Ensuring Food Nutrition Security Through Agrobiodiversity Maharashtra

Ensuring Food and Nutrition Security through the Promotion of Agrobiodiversity in the Semi-arid Region of Maharashtra:

Food and Nutrition Security In India and How To Deal With It

According to the poll, food and nutritional security in India have gotten worse since the most recent NFHS cycle (2015-16). The data was made available for 22 states and Union Territories (UTs), and 18 of them show either stagnation or worsening stunting (height-for-age) levels among children under the age of five.

According to studies, childhood stunting, which is a symptom of chronic long-term malnutrition, is linked to low academic performance and a reduced ability to make an income as an adult. In addition, nutrition offers a powerful starting point for human development, with a 16:1 economic return (for every rupee spent, more than 16 will be returned). Around one-third of all stunted children under the age of five live in India, according to statistics. Therefore, the nation faces a difficult road ahead in order to achieve the 2030 Sustainable Development Goal for childhood stunting and food insecurity in India.

The Global Nutrition Report’s data shows that 20.8% of children under five are wasted, or underweight for their height, and that 37.9% of children under five are stunted. This is substantially higher than in other developing nations, where 8.9% of children are wasted and 25% of children suffer from stunting on average. Anemia still affects up to 52% of the target population of women between the ages of 15 and 49.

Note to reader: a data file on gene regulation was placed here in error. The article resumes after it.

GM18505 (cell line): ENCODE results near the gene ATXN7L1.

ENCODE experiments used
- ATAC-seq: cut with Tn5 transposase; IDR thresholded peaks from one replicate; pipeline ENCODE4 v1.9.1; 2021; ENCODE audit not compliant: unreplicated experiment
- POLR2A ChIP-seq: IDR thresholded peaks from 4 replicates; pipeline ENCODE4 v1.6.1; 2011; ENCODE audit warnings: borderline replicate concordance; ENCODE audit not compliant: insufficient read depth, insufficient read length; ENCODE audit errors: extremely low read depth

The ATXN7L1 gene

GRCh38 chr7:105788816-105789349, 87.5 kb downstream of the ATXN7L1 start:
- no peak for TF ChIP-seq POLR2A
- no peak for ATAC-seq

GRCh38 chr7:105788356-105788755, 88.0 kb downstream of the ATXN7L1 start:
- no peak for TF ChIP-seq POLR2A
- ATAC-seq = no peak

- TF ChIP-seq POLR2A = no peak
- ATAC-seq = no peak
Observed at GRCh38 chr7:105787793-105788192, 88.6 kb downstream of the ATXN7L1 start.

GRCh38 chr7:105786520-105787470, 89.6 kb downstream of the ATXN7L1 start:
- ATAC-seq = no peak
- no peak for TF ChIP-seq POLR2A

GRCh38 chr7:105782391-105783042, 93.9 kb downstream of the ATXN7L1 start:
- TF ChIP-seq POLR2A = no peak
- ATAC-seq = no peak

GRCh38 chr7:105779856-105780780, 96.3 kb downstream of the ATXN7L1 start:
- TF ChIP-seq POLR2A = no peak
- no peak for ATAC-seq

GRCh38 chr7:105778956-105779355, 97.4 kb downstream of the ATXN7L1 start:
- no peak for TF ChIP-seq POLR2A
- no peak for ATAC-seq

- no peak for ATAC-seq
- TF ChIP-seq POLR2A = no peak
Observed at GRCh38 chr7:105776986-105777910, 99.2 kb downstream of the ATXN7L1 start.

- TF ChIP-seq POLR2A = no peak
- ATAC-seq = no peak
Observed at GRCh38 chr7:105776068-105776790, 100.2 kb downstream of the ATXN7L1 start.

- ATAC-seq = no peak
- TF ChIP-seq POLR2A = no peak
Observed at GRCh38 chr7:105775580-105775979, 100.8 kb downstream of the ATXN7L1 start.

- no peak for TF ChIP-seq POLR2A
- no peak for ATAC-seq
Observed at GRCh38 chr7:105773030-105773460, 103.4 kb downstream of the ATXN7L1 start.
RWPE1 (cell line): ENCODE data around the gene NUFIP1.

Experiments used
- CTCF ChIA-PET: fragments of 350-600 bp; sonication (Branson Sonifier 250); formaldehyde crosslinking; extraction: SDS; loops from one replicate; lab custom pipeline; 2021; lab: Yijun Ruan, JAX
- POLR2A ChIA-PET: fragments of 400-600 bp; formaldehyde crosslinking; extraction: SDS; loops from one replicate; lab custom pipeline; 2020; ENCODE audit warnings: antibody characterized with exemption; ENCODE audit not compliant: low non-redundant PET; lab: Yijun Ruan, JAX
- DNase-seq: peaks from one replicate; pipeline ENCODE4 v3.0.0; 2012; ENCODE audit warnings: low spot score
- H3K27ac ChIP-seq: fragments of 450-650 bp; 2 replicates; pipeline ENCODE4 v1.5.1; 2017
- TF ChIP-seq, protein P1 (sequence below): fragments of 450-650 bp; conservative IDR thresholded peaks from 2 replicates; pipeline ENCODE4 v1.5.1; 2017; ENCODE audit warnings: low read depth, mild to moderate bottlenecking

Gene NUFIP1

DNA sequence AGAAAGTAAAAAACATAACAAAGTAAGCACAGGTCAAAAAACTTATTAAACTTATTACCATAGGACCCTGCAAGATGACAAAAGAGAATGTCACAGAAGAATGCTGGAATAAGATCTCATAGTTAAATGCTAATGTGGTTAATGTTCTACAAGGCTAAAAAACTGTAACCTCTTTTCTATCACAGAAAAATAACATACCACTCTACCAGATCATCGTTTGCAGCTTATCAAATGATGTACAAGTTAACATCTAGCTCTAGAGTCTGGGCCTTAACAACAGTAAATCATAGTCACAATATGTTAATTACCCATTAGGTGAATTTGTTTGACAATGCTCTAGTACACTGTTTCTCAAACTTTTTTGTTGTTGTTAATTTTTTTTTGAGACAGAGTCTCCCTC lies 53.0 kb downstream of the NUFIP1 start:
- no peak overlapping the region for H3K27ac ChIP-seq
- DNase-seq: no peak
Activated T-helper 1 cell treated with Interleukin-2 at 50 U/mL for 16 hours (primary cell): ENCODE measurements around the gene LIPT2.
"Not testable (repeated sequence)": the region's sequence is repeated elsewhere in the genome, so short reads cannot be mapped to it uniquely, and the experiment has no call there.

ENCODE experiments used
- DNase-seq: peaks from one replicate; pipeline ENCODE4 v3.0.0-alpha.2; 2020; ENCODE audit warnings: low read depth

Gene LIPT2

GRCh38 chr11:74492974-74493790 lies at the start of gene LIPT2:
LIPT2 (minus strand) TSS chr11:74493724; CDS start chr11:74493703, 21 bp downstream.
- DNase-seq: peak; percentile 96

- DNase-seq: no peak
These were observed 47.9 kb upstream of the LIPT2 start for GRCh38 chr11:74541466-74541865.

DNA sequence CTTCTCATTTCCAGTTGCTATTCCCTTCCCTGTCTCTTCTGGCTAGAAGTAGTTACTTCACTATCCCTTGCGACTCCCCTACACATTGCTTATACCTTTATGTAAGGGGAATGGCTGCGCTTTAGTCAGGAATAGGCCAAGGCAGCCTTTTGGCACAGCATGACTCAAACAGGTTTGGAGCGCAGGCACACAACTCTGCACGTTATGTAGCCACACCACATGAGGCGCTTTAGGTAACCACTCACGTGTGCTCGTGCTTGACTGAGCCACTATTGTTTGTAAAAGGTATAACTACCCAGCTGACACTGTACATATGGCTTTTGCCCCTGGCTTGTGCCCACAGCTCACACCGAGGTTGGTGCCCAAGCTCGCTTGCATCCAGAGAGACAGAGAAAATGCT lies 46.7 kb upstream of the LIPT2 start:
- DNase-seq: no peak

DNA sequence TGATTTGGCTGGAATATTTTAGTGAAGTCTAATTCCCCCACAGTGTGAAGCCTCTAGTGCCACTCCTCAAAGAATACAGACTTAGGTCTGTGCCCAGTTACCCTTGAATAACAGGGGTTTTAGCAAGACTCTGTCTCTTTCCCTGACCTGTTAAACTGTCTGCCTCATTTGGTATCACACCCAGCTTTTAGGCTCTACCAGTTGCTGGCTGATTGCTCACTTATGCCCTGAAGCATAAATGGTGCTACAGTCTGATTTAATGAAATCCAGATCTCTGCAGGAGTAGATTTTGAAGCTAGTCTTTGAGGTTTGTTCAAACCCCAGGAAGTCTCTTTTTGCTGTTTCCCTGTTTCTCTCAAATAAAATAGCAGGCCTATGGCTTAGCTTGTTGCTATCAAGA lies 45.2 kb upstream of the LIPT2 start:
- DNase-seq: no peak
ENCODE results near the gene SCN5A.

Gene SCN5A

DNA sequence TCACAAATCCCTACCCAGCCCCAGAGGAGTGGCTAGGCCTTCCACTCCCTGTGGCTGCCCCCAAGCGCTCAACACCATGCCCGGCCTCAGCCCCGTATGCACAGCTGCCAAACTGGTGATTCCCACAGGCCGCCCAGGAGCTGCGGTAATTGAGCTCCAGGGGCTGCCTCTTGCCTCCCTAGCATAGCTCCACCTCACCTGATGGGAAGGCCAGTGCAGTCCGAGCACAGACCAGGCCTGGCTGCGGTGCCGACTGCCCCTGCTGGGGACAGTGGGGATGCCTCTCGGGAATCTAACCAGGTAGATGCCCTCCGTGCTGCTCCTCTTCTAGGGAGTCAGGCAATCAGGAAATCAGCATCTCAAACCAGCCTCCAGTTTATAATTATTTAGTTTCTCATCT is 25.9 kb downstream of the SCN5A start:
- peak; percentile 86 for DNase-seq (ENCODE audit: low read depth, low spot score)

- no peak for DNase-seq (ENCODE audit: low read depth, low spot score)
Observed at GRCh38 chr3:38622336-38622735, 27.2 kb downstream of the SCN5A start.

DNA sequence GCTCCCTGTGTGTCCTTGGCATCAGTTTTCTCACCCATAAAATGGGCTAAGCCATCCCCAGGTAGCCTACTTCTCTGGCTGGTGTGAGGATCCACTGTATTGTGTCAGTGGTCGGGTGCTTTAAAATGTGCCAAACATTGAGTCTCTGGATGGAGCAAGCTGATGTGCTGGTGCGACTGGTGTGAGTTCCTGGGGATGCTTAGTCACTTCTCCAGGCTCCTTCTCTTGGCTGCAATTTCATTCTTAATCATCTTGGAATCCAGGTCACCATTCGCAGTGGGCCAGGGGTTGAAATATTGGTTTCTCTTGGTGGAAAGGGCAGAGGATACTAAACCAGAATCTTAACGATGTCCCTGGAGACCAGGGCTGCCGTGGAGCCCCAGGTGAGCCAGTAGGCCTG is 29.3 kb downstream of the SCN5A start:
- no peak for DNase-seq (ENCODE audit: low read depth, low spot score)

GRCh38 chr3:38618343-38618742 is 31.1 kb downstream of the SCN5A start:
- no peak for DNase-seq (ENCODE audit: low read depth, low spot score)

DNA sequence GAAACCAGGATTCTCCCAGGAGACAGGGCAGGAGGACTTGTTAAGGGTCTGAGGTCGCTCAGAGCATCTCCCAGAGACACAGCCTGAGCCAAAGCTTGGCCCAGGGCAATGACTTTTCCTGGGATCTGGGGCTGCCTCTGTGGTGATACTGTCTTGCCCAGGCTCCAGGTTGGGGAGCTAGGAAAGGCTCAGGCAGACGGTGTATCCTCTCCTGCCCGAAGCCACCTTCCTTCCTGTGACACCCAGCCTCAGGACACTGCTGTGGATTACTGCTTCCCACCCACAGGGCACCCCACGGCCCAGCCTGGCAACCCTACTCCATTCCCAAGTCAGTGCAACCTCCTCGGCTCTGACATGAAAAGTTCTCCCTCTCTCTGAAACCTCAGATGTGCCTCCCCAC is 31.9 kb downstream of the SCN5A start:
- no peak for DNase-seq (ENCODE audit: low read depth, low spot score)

Regardless of where they live—urban or rural—anyone could experience micronutrient deficiencies without even being aware of it. Even when we are eating enough food, deficiencies in micronutrients like iron, Vitamin B-12, iodine, and zinc can have severe repercussions. This includes immune system weaknesses, low productivity, mental and physical impairment, and greater baby and maternal mortality rates.

The Food and Agriculture Organization of the United Nations estimates that more than two billion people, or one in every three people, suffer from “hidden hunger” worldwide. Making sure there is dietary diversity is among the most effective methods to fight this. In India, the majority of people eat diets high in carbohydrates, with rice and wheat being the cheapest dietary options. Other components of a healthy diet, such as legumes, fruits, and vegetables, are neglected as a result. India’s progress toward the health and nutrition goals outlined in the 2030 Agenda for Sustainable Development has been jeopardised by this. Read more about it in the food and nutrition security in India pdf.